Affection

Affection

A photo of my best friend and I hugging.

I have always known I’m a very physically-affectionate person. I thrive off small touches and physical gestures as they are what communicates to me that I am loved. Now that I have spent some quality time outside of a relationship, I am realizing how important it is to me that I still get affection in other ways. And in the process I think I have picked up on the strange relationship we all seem to have with intimacy. In short, I am sad to say it is strained. For me, wanting to cuddle friends is unquestionable and normal. I love them and I care about them, so I obviously want them to feel the same warmth I get when someone gives me a cuddle. I love giving head-scratches, shoulder massages, tight hugs, and anything that feels good. Sure it’s not for everyone; some prefer soothing words, or helpful actions. But I have been having some conversations with like-minded thinkers and feelers, which has helped me settle into the understanding that there are many who crave friendship-intimacy in the same ways I do.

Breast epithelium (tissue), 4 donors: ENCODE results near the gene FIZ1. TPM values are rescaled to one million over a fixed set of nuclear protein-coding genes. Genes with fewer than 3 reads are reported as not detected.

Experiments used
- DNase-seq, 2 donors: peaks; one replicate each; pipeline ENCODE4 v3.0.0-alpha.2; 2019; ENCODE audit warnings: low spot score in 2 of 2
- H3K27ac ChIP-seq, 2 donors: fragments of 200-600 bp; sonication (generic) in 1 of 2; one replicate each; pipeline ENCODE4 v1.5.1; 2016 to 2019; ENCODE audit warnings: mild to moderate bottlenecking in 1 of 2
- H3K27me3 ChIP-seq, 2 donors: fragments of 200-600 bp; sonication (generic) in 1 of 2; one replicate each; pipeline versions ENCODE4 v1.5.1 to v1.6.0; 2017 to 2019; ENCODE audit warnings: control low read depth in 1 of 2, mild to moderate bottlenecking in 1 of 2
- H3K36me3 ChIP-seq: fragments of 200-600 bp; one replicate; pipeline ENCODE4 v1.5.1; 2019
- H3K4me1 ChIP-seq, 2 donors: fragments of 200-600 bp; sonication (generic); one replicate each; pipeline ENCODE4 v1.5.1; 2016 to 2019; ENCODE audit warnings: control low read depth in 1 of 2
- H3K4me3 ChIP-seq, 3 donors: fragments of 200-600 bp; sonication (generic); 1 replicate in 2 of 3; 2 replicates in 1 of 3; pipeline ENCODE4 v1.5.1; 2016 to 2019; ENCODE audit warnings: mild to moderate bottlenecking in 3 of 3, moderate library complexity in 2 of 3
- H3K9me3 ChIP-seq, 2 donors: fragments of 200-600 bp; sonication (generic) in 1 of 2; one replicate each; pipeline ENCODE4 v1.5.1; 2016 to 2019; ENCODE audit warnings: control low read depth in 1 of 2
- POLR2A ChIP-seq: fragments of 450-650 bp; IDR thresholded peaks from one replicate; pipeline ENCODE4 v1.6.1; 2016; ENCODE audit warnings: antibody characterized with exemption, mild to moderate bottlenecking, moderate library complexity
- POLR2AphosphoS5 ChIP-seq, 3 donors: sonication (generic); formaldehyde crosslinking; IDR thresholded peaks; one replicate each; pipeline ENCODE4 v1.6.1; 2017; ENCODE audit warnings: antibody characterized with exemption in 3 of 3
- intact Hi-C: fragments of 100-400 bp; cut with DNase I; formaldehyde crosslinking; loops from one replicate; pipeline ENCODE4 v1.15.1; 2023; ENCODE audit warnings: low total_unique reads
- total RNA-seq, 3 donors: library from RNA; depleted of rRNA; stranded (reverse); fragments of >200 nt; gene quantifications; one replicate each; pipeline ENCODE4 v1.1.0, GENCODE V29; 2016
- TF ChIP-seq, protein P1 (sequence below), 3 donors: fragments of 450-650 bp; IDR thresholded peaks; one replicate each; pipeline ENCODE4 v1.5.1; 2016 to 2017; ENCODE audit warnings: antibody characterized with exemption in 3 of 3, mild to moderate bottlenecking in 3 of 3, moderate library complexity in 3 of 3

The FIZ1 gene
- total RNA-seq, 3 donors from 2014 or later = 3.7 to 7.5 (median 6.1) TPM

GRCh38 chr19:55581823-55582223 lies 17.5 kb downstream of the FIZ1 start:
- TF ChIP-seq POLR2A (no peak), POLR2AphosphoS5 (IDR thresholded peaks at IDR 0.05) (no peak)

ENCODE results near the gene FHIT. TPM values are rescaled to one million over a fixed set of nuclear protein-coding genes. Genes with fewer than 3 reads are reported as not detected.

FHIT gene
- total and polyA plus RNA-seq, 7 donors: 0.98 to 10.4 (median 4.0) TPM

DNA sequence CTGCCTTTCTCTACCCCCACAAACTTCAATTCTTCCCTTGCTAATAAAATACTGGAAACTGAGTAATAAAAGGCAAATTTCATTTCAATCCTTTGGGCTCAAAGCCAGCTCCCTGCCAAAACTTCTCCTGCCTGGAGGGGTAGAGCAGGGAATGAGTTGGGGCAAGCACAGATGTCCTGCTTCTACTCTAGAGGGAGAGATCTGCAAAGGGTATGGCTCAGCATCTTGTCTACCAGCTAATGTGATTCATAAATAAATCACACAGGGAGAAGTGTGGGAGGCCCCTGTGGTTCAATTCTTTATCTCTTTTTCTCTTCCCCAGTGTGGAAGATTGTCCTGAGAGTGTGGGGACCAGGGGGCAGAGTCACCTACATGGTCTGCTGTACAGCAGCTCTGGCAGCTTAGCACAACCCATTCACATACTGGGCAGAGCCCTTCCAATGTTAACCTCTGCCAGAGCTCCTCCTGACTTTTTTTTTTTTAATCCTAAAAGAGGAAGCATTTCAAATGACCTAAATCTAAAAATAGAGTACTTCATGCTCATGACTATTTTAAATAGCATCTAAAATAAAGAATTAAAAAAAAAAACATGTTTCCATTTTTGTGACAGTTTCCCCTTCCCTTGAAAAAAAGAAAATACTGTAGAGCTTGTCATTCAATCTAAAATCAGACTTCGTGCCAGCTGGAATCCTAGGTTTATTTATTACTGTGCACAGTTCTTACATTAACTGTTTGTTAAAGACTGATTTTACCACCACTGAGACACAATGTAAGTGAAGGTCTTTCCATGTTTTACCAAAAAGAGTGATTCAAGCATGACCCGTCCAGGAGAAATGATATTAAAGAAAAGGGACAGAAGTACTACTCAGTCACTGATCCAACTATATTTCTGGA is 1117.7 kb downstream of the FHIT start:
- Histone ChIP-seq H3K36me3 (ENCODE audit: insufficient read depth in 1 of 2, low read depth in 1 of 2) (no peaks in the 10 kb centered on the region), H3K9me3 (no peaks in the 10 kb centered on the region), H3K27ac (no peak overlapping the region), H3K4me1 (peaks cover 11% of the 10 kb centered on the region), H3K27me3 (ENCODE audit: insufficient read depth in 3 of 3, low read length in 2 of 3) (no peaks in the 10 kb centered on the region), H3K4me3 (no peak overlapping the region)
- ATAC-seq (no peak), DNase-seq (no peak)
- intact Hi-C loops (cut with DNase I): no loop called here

Of course, physical affection is absolutely not comfortable for every person and every situation, however I do believe we could generate a more open attitude towards affection with friends and companions in general. How nice is it to be hugged by a person you’ve just met! Or to have a friend’s arm around you when you’re sharing something great. It’s so easy to do, and so wonderful to share the momentary warmth with someone who means something to you.

My life got a little better when I started (literally) embracing others around me a little more. I truly feel that humans are such physical creatures. We’re extremely hands on, we like to play, and we learn through our senses. We can create beautiful feelings and sensations by breaking the awkward barriers of society’s sternness, and learn to be a little more candid about something as natural as intimacy.

Leave a Reply

Your email address will not be published.